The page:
Cycling News

2024 Paris Olympic torch lit in traditional ceremony; relay journey to France begins

2024 Paris Olympic torch lit in traditional ceremony; relay journey to France begins

On Tuesday, the flame for the 2024 Paris Olympics was ignited in Olympia, birthplace of the ancient Games, initiating its relay journey to illuminate the Summer Games’ cauldron in July. Amidst dignitaries and spectators at the historic stadium, the flame was ceremoniously lit, invoking the traditions of ancient Greece. Actresses representing priestesses guided the head priestess to the Temple of Hera, where the flame was ignited using a parabolic mirror and the rays of the sun, following a ritual established in 1936. This eternal flame symbolizes the Games’ pursuit of excellence and human unity.

The journey to France

Greek Olympic gold medalist Stefanos Ntouskos began the torch relay. Over 600 torchbearers will cover 5,000 km across Greece in 11 days, culminating in a handover ceremony at the Panathenaic Stadium in Athens. From there, the flame will journey to Marseille aboard the historic vessel Belem, arriving in France on May 8 for the next phase of the relay.

Over the years, the torch has been carried by hundreds of thousands, with an estimated 10,000 torchbearers passing it hand to hand. It will reach the Olympic cauldron in Paris on July 26 and remain alight until the Closing Ceremony two weeks later. Additionally, the flame will illuminate the Paralympic Games from August 28 to September 8, with 1,000 torchbearers traversing 50 French towns and cities.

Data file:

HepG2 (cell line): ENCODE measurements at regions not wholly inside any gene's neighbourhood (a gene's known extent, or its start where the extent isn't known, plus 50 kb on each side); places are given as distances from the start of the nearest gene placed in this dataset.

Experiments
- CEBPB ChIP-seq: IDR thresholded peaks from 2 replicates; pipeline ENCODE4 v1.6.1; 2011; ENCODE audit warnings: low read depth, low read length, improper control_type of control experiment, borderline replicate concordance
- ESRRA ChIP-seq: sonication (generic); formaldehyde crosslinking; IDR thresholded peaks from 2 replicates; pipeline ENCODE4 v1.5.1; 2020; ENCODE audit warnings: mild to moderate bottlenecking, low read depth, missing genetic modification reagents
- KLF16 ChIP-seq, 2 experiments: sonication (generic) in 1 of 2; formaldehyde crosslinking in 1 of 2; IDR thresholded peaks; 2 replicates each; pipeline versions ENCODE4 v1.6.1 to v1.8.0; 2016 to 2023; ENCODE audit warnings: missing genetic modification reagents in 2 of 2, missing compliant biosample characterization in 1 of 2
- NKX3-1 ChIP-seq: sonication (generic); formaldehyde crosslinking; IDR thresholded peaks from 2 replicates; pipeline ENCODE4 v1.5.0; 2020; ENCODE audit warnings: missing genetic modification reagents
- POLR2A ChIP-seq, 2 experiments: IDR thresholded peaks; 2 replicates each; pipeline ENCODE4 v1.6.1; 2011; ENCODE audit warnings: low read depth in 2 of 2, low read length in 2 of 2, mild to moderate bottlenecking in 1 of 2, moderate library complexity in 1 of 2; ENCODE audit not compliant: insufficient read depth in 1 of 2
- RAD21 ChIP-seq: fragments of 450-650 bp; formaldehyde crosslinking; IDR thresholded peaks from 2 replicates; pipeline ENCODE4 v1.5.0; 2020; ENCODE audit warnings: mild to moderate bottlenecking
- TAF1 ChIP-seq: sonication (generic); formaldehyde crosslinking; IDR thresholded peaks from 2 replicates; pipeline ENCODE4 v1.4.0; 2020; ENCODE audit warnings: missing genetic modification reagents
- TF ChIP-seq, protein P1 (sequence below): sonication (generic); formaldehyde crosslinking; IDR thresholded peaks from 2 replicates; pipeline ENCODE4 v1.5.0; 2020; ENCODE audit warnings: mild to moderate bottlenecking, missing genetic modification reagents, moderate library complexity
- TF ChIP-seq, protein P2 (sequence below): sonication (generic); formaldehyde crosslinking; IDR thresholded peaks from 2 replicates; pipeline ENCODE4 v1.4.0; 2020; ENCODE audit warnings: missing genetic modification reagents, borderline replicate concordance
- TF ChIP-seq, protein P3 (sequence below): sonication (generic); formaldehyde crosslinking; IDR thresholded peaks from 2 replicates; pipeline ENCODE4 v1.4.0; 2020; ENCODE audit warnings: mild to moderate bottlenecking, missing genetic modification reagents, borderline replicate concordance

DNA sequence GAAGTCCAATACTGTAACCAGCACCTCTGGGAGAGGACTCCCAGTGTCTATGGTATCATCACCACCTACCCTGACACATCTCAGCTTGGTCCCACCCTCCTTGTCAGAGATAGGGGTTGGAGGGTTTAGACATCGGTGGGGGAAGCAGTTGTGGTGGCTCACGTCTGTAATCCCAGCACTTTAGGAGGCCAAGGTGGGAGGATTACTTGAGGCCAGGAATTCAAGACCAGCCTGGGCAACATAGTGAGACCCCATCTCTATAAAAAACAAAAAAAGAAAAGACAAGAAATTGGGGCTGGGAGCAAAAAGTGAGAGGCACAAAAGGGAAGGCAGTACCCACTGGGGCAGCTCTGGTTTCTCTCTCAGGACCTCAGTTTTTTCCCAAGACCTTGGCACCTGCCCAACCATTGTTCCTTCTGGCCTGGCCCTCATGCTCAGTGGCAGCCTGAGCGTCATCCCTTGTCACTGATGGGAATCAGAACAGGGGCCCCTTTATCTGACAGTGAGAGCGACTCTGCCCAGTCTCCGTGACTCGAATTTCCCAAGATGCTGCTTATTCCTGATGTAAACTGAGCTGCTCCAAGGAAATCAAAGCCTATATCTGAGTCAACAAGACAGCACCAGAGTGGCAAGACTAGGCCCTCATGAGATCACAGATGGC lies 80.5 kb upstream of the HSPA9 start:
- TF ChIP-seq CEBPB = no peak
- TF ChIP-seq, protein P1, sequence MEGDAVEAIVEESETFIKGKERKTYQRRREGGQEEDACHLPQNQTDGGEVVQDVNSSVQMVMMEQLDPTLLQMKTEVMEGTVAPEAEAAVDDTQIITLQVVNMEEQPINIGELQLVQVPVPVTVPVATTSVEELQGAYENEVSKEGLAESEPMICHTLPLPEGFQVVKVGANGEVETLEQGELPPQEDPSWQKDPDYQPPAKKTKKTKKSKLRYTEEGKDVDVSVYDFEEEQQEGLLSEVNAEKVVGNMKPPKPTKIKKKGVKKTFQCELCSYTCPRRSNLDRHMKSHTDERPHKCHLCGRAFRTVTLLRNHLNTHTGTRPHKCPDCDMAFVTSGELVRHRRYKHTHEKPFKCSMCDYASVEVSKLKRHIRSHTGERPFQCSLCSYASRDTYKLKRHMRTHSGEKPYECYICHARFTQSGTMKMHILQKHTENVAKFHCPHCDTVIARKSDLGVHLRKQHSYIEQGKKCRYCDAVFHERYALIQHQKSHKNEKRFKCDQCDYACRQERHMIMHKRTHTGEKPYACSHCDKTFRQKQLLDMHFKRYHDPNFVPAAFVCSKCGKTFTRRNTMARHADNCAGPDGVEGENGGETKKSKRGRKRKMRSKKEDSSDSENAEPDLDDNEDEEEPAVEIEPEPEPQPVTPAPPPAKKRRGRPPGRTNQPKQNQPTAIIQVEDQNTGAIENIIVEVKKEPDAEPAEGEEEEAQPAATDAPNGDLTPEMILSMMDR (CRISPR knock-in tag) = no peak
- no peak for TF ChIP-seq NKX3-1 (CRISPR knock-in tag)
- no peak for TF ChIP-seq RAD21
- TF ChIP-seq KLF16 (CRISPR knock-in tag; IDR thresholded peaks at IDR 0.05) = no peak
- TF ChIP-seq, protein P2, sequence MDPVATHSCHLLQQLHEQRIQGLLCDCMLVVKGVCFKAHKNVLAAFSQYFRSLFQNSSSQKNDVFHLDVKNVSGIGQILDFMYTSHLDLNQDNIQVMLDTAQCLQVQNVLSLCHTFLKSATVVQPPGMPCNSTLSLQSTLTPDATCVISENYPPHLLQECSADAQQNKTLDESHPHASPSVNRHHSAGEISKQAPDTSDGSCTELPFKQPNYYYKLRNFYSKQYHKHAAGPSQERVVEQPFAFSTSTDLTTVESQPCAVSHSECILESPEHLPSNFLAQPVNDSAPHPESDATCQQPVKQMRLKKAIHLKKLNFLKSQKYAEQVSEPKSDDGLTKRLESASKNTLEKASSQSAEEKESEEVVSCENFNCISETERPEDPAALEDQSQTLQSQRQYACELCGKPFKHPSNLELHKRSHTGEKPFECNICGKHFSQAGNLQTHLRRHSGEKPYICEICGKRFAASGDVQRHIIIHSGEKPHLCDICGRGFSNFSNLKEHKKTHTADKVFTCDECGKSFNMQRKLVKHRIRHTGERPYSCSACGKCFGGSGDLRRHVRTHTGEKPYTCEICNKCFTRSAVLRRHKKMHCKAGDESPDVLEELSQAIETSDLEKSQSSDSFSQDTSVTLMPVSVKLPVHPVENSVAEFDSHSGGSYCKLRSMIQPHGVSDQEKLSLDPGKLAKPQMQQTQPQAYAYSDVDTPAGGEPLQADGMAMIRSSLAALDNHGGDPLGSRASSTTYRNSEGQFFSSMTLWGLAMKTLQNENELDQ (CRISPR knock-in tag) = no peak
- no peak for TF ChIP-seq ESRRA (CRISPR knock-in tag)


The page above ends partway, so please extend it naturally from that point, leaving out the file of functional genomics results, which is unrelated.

The Olympics and the Tour de France

Given the dates of the Olympics, the Tour de France will start earlier in 2024. The 11th edition, will kick off in Florence, Italy on June 29 and conclude in Nice, France on July 21. Notably, it will deviate from its traditional Parisian finish for the first time due to preparations for the Paris 2024 Olympic and Paralympic Games.

Tour de France 2024 to conclude with time trial in Nice

The final stage into Nice will also be a 34 km-time trial. This is the first time the Tour has finished with a contre le montre since 1989. Greg LeMond would win back the yellow jersey in dramatic fashion, putting 58 seconds into Laurent Fignon on the run into Paris. The American would take the closest Tour de France finish in history, with just eight seconds over the Frenchman.

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